Fistulae can also occur as a late complication of mastoid surgery using the canal wall down technique. In this instance, the fistula is usually caused by repeated infections in the opened mastoid. (Hakuba et al, 2002). It has also been reported to occur without any clear source (Zhang et al, 2011)

Dehiscence is also the result of a surgery is done called "fenestration" (previously done for otosclerosis, this procedure is no longer used). In this operation, there is an opening created between the lateral semicircular canal and an artificially created cavity in the mastoid sinus area. In animals, fenestrations create pressure sensitivity (Hirvonen et al. 2001), and this is nearly always the case in people who have had this obsolete surgery.

Case example: An 80 year old woman came in to have her mastoid bowl cleaned out. When asked, she said that ever since her fenestration surgery in the 1940's, she had gotten dizzy from loud noses. Comment: as this surgery is no longer done, most persons with it are in their 80's. In Fenestration cases, nystagmus induced by straining is nearly always horizontal.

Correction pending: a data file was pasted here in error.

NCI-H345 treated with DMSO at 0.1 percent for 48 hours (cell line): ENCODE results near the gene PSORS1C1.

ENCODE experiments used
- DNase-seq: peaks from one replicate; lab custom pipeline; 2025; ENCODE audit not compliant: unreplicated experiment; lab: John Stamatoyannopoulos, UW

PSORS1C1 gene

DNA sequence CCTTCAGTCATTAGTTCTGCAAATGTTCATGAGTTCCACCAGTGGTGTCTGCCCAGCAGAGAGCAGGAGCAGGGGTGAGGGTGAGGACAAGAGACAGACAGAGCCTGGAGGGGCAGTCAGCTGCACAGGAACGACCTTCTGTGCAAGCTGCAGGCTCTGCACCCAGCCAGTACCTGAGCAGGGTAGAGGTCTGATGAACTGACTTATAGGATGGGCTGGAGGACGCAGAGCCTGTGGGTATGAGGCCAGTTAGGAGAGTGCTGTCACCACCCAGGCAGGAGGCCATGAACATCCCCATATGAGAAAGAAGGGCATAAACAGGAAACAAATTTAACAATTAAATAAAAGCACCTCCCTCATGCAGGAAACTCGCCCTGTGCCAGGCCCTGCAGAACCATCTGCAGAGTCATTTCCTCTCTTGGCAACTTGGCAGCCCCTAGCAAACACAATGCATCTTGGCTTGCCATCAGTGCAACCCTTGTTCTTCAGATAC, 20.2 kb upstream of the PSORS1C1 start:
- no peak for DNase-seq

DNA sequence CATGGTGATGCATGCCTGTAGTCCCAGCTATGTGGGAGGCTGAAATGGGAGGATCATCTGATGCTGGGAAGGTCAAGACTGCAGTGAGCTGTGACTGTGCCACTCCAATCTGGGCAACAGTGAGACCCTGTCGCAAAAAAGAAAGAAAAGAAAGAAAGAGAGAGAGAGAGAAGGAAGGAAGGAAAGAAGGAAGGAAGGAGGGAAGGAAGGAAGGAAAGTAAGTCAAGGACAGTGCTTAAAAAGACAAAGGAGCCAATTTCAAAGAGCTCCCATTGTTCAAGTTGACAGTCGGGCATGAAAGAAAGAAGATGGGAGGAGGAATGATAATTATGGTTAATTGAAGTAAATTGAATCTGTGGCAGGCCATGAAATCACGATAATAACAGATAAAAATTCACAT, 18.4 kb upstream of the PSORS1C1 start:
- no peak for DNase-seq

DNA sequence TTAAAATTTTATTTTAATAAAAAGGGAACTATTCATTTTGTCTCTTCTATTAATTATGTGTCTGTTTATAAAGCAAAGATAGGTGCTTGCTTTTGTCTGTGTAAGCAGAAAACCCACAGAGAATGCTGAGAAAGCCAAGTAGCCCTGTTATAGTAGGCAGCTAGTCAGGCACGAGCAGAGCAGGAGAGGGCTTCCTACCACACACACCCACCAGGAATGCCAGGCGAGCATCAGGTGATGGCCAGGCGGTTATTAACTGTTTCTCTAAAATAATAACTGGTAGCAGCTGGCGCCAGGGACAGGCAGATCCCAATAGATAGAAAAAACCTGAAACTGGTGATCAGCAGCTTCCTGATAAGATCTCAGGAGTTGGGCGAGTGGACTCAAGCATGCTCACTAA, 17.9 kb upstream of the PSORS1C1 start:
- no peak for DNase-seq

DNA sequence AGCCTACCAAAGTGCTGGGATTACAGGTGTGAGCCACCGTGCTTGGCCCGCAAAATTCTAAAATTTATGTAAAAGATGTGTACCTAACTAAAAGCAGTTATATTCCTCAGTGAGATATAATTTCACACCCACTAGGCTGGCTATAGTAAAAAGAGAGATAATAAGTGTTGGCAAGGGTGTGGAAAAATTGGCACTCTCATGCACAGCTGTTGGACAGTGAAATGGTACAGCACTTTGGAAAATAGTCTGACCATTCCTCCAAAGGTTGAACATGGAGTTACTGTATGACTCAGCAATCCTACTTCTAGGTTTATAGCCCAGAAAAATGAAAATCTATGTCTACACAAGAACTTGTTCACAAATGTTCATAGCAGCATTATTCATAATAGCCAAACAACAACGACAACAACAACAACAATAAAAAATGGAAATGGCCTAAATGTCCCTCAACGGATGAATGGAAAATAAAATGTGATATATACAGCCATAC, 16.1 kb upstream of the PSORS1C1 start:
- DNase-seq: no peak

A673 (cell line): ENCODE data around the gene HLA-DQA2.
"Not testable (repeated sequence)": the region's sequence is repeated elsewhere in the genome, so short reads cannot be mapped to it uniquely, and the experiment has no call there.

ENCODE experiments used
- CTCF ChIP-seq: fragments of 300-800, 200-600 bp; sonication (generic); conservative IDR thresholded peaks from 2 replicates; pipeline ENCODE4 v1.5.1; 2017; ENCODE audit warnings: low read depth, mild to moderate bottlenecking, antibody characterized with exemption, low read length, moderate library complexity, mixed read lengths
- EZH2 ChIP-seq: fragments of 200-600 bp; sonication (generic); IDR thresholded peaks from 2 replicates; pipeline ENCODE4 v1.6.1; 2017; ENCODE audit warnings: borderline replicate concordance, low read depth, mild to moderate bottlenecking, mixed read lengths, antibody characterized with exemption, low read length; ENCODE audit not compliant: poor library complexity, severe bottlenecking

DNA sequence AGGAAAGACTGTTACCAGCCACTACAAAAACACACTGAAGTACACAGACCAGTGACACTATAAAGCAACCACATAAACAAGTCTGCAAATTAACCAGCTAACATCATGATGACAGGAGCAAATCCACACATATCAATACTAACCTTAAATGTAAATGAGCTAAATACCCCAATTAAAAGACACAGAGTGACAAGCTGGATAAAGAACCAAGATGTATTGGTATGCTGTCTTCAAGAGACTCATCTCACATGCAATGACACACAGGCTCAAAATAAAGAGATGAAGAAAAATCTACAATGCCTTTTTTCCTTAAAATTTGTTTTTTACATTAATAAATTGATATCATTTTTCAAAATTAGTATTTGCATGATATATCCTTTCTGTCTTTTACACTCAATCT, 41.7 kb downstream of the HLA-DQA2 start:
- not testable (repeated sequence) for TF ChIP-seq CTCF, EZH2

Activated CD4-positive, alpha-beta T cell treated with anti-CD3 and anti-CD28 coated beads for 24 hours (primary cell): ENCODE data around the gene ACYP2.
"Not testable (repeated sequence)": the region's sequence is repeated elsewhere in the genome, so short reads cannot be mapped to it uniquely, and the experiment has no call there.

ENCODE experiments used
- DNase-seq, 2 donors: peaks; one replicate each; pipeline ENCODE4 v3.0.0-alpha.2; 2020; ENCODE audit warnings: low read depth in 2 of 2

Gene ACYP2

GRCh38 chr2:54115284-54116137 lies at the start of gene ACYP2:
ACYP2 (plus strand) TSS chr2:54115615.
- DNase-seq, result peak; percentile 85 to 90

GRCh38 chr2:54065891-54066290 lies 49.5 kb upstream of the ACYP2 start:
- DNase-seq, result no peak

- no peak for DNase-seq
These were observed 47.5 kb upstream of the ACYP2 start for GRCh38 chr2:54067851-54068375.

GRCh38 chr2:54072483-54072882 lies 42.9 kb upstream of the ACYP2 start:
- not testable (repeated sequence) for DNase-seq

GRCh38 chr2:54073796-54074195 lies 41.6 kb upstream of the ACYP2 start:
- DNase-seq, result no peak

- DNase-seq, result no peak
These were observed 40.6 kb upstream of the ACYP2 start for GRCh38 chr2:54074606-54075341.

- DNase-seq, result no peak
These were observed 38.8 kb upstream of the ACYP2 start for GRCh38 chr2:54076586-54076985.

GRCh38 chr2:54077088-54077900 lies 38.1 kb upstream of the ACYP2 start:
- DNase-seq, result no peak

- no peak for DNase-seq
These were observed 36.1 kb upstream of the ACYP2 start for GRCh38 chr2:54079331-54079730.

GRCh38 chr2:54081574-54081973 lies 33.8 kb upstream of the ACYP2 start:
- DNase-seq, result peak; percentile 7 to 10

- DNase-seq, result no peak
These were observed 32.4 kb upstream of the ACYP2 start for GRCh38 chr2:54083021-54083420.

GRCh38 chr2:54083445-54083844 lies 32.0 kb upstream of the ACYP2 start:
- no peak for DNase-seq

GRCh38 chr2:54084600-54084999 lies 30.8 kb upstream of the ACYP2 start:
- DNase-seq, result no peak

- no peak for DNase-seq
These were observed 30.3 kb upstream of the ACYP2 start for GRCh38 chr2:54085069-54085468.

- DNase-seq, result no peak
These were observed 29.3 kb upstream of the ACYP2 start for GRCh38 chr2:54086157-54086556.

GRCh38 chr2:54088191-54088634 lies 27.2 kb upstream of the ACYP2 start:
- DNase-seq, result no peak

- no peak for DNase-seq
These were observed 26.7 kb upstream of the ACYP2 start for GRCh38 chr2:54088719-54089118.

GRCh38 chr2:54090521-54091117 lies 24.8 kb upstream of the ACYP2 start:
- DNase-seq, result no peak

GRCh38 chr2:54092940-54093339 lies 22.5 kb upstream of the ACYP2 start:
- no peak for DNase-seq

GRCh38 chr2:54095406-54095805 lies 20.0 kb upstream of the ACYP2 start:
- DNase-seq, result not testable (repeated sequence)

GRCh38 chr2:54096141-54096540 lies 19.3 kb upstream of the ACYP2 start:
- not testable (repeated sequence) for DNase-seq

Supplemental material Movie of nystagmus elicited by Valsalva in person with fenestration

Posterior canal dehiscence

Ant and PC
Case with both anterior and posterior canal dehiscence (courtesy of Dr. Dario Yacovino). These are oblique cuts as described below.

Posterior canal dehiscence (PCD) is rarely reported compared to superior canal dehiscence, but nevertheless a few cases have been identified (Di Lella et al, 2007). PCD has been reported in association with a high jugular bulb (Mickulec and Poe, 2006). PCD is identified using high-resolution CT scans, either with axial cuts, or with cuts in the plane of the PC. The image above shows an example of a person with dehiscence in both the AC and PC, and cuts in the plane of the canals. Like SCD, PCD also exhibits low frequency conductive type hearing loss. (Bear et al, 2015)